In today’s world, social media plays a vital role in every aspect of our day-to-day lives. From posting pictures of our holidays to tweeting about global issues, nothing is out of reach with social media. With its far-reaching and widespread audience, social media has the ability and the power to change and influence lives. But with great power comes great responsibility. In the case of social media, there is power, but there is no responsibility. Which is why it is so easy for a person to post mean comments on your YouTube videos or for a troll to Photoshop your pictures from Instagram. This lack of responsibility is also why close to 10 innocent people lost their lives in 6 different states in India due to a fake WhatsApp rumour about child kidnappings in 2018.
Everyday news is replete with the failures of social media. Viral videos of people committing silly mistakes can haunt them for the rest of their lives, be it an average, normal person or a celebrity. The backlash that one can face for sharing his or her political opinions can be life-threatening. Fake news can easily be manufactured to negatively influence people. Media trials have especially gained traction and importance through social media. Countless people have been defamed at the hands of a larger audience who deemed an innocent guilty without considering all the facts of the case. Social media has not just failed individuals, it has failed our entire social structure.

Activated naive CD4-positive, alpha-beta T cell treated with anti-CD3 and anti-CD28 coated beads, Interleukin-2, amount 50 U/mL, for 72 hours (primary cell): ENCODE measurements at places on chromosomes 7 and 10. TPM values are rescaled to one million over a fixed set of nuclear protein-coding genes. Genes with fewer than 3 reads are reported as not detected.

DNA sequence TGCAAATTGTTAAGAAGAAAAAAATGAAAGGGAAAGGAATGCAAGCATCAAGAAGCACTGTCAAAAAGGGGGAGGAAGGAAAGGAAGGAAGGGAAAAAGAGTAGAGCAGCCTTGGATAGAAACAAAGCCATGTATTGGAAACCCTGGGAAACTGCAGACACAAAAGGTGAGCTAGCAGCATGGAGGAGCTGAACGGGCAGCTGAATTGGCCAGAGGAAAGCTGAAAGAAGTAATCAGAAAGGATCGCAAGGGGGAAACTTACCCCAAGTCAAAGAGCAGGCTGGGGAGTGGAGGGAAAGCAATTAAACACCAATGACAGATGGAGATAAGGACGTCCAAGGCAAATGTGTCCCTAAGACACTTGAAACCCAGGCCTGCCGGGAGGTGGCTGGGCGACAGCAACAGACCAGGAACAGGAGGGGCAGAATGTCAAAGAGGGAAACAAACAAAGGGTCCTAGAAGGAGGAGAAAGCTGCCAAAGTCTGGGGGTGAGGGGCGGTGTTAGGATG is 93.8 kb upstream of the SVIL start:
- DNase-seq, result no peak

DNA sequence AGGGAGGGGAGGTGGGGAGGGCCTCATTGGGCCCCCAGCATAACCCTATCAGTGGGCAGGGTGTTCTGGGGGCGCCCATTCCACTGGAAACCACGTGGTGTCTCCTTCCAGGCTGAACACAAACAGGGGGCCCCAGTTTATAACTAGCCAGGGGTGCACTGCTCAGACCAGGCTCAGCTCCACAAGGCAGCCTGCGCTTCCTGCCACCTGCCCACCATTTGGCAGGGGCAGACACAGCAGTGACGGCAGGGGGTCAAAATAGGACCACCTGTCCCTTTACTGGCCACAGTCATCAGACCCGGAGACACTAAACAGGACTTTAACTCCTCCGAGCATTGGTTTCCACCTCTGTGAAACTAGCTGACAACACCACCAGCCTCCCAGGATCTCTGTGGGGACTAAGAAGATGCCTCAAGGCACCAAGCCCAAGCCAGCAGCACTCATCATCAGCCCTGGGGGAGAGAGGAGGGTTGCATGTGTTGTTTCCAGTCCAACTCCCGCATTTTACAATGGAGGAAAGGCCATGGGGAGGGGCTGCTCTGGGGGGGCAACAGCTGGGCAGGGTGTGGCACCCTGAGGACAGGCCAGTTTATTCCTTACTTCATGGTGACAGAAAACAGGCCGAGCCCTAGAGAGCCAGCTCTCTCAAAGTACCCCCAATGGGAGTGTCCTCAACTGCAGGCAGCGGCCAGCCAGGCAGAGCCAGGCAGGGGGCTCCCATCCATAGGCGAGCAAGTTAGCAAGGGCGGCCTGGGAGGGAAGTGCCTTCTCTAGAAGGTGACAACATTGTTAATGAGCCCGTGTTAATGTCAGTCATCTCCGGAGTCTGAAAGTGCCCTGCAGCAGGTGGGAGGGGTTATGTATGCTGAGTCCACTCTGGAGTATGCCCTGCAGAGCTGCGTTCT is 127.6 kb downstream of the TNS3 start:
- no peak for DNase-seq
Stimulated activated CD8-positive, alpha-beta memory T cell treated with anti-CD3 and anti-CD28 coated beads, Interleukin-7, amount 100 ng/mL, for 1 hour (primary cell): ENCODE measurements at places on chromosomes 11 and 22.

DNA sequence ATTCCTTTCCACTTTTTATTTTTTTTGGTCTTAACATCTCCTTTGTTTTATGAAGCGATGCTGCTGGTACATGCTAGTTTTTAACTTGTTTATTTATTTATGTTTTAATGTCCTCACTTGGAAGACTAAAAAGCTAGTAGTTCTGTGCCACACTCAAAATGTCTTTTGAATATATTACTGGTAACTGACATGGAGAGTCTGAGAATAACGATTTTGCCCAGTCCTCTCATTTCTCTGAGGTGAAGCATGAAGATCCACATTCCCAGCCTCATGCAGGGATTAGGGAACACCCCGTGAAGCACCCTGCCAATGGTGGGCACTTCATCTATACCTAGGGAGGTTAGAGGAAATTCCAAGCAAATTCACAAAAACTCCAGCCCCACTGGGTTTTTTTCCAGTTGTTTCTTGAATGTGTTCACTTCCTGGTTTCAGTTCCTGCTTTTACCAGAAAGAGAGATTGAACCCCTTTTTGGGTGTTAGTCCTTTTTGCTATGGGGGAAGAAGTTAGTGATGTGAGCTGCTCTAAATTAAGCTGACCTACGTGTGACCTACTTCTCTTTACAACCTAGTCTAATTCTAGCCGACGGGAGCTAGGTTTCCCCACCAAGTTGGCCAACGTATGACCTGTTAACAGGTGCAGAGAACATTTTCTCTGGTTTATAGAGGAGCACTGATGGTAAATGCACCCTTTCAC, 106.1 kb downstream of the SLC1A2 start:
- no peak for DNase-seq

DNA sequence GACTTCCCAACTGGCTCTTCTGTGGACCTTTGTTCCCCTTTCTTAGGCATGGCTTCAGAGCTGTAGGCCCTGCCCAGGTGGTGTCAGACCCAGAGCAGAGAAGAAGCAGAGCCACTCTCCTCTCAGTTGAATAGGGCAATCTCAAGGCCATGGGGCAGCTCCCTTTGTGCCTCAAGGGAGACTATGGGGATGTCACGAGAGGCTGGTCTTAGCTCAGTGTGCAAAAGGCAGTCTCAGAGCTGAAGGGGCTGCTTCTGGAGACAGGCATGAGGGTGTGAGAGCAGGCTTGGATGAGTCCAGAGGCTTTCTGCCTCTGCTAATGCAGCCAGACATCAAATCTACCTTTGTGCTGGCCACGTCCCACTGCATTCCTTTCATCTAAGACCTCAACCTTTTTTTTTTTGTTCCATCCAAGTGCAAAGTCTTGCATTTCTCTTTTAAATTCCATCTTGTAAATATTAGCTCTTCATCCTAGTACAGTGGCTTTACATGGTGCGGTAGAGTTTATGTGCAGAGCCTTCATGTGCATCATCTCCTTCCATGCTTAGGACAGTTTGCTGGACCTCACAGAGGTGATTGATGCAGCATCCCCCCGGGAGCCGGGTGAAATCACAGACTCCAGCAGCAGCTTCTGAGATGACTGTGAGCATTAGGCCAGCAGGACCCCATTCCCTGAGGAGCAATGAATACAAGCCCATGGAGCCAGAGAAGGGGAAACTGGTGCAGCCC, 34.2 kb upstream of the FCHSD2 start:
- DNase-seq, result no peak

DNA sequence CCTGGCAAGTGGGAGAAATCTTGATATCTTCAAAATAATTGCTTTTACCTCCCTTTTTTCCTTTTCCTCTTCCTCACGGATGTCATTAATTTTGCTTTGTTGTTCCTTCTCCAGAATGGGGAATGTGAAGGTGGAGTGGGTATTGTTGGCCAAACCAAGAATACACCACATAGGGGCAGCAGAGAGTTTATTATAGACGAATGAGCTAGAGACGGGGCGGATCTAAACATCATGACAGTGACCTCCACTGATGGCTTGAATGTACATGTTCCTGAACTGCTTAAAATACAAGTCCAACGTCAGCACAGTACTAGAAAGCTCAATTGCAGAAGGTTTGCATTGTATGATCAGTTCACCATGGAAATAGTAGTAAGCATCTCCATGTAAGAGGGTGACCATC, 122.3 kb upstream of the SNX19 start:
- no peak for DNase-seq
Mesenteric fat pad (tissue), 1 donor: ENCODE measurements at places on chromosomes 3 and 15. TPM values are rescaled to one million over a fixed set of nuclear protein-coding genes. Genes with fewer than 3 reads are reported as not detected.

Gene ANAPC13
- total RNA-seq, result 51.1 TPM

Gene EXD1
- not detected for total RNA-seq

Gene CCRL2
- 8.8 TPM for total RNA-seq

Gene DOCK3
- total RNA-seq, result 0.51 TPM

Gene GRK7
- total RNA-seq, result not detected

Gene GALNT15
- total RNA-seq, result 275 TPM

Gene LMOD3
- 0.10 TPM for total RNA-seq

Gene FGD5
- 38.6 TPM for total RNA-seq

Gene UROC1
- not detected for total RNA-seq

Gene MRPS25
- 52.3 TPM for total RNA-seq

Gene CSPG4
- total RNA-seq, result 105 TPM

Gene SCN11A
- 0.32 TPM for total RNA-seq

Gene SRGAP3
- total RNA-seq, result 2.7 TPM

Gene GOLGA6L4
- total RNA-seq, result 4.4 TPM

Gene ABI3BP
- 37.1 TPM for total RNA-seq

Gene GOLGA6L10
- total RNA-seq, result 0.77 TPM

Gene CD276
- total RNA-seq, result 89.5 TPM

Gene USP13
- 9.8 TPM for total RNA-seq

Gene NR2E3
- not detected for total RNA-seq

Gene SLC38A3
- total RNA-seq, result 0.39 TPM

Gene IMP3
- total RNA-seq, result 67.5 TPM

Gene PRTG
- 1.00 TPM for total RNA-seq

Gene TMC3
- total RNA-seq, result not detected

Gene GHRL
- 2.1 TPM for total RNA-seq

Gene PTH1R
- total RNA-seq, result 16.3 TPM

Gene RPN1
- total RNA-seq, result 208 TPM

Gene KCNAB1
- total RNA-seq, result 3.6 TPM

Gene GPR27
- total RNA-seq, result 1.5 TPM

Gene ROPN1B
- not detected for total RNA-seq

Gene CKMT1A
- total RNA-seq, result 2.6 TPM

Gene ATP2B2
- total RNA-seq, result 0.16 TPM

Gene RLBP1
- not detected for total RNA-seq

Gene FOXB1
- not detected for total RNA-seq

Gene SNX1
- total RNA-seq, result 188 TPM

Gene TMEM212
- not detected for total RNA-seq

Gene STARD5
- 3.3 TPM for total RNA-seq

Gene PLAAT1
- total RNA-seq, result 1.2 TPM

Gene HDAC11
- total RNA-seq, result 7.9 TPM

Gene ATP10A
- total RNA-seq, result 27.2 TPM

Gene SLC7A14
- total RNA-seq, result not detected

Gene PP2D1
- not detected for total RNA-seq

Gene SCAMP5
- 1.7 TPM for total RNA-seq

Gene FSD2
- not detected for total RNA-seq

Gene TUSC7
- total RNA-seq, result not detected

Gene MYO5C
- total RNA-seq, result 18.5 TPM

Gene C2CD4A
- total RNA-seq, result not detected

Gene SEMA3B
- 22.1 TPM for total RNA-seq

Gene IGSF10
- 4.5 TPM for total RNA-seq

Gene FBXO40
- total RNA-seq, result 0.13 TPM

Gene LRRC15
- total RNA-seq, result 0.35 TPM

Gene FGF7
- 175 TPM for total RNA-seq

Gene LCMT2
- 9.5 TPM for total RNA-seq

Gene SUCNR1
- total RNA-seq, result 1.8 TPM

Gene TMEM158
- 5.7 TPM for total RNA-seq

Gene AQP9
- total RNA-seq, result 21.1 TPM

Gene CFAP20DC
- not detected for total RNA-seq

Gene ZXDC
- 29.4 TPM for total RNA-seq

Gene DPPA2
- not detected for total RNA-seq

How many people are guilty of sharing random clips or maintaining Snapchat streaks instead of having a real conversation with our friends and families? Face-to-face communication has become a problem for many people, especially the younger generation. The direct hurtful remarks pose a smaller problem when compared to the subtle games which social media plays on the psychology of its users. Everyone posts their ‘best life’ on these apps in order to seek validation from their friends. Sooner or later they start comparing and competing with these very friends as to who has a happier and better life. This turns to a vicious cycle of validation and comparison which dictates people’s lives. This feeling creates a sense of isolation and self-doubt which can lead to the severe issues of stress, anxiety, depression, and low self-confidence.
With the limited pros that social media has produced, its cons are endless. We must understand that (as popularly remarked) social media is more about psychology and sociology than technology. Therefore, greater emphasis and improvement is needed on those aspects of it.
The advancement of technology is praiseworthy but not when it comes at the price of humanity.
By Shailja Kaushik
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